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I am reaching out for hope for K. and for strength to face the day. Thank you for your prayers.  Hope your day is hopeful, too.  Until next time ... Marsha


  1. Oh Marsha I'm so sorry you are all going through this again. Poor K, I really feel for him - he must be at about the end of his tether.
    I'm afraid I don't have any wise words to offer but please know that I am thinking of you all and sending you lots of hugs.

  2. I'm so sorry. I will pray for you and K. Keeping you close to my heart as I can't even imagine what he and your family have really been through.

  3. My heart aches, Marsha, with what he is having to go through (and all of you). The words you spoke are true, and I am reminded of Jeremiah 29:11 for K. Our situations and circumstances are temporary, but His word and Presence are not. Interceding for him and you all~

  4. I don't have a lot to offer here. I've not had trials that even begin to compare with K's, but I will say that every trial can refine and strengthen us. We have the power to choose how we react. I do understand that he must be feeling very weary of his burden. Sometimes our good choices don't affect us as much as they positively affect those who are watching us. We may never know the good we do by enduring to the end and keeping our faith in our Heavenly Father's love for us strong. Maybe this is K's role: leading by example. I know I'm inspired by his story. Tell him there are lots of folks out here taking note, and praying he receives the comfort he needs at this time.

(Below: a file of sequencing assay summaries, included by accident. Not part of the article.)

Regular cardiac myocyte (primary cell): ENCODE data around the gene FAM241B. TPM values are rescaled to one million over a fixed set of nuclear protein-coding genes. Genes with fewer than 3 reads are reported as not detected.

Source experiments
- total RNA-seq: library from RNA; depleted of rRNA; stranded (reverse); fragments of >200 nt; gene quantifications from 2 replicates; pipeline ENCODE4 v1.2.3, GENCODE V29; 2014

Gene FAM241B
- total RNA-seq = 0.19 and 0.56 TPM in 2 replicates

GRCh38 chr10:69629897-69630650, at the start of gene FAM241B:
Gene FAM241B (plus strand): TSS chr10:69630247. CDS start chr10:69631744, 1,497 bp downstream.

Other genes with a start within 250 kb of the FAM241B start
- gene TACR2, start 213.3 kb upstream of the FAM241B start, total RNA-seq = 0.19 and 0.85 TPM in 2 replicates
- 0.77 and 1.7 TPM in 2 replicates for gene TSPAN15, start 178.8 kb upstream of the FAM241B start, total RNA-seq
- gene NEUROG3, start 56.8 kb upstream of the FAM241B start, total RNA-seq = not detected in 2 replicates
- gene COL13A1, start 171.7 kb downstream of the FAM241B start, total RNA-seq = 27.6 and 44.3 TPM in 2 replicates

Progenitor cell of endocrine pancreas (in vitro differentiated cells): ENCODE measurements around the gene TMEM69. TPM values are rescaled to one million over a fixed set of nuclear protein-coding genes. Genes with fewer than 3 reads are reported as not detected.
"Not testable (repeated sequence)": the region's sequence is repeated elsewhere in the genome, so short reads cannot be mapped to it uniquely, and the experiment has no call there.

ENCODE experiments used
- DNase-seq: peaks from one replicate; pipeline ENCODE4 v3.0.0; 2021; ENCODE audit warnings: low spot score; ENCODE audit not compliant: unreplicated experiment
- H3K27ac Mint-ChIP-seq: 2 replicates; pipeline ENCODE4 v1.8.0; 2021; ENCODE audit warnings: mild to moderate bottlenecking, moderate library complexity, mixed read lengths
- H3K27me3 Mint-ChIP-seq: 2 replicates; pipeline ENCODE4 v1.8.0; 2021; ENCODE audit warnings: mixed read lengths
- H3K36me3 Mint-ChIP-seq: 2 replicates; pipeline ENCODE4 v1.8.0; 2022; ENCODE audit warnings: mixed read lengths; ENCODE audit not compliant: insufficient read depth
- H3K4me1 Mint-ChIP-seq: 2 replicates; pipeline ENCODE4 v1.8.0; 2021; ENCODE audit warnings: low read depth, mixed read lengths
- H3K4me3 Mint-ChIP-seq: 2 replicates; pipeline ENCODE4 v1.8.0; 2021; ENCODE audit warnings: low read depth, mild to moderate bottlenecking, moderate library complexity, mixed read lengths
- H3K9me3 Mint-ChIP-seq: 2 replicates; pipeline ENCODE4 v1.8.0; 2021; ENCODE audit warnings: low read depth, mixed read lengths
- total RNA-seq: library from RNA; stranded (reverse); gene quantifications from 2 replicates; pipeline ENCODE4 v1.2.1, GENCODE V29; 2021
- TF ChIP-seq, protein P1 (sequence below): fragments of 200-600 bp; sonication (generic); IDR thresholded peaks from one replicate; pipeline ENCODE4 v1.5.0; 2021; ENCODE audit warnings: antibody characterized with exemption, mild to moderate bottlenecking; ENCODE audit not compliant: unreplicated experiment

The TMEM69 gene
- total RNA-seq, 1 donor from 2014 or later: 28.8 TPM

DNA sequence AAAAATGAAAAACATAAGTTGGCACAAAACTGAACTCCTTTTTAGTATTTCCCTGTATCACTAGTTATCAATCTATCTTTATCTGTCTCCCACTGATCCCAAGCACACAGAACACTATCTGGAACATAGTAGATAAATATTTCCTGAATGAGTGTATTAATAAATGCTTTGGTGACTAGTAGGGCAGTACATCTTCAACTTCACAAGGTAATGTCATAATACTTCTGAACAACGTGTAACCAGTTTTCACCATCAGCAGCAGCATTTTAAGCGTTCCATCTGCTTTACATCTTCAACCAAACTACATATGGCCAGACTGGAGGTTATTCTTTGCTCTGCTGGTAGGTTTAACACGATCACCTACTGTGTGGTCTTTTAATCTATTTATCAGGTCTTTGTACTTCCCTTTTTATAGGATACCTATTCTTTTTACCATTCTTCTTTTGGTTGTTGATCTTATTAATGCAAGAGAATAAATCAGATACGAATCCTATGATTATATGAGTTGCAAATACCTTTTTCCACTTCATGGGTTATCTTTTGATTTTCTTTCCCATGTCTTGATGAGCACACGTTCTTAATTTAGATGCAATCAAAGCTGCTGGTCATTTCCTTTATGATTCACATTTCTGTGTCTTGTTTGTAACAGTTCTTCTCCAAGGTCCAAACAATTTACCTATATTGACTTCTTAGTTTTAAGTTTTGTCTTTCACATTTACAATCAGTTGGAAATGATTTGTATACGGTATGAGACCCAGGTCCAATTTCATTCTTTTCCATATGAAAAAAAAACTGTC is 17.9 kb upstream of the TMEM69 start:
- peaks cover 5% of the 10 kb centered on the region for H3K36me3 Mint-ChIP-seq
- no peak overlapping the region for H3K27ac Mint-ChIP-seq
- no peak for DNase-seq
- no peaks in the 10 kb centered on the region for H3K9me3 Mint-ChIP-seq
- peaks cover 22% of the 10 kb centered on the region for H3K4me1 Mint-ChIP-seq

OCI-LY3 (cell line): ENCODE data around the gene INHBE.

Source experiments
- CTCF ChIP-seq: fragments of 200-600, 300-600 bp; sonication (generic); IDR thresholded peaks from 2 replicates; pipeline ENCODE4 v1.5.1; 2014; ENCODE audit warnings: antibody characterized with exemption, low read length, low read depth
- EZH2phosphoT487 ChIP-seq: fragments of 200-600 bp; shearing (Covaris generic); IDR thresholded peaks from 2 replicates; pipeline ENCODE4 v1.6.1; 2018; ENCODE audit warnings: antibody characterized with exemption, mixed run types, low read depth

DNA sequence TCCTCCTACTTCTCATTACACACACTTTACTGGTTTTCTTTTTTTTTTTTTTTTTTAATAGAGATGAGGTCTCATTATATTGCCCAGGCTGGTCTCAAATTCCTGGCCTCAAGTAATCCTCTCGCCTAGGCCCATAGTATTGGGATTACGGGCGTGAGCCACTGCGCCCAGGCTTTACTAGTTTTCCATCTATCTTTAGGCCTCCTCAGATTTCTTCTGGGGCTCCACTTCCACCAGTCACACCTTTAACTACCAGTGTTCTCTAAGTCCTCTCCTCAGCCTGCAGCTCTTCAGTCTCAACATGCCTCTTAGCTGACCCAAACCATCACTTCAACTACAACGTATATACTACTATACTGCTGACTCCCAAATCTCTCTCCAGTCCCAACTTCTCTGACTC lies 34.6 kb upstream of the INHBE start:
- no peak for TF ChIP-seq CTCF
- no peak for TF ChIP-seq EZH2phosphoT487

5. I've got nothin' I can add.
    I stand on God's word, but I have wrestled
    with weak faith before over much less serious
    issues. My heart aches for you and your son
    "God is able".

  6. My friend, I cannot begin to think what you as a family are going through right now, and my heart goes out to you all , especially K, who has been through so much already. No wonder he has doubts. It just doesn't seem fair, does it, but then, life isn't fair sometimes. Remember that "in quietness and trust is your strength". Hugs and blessings to you. I will remember you all in my prayers.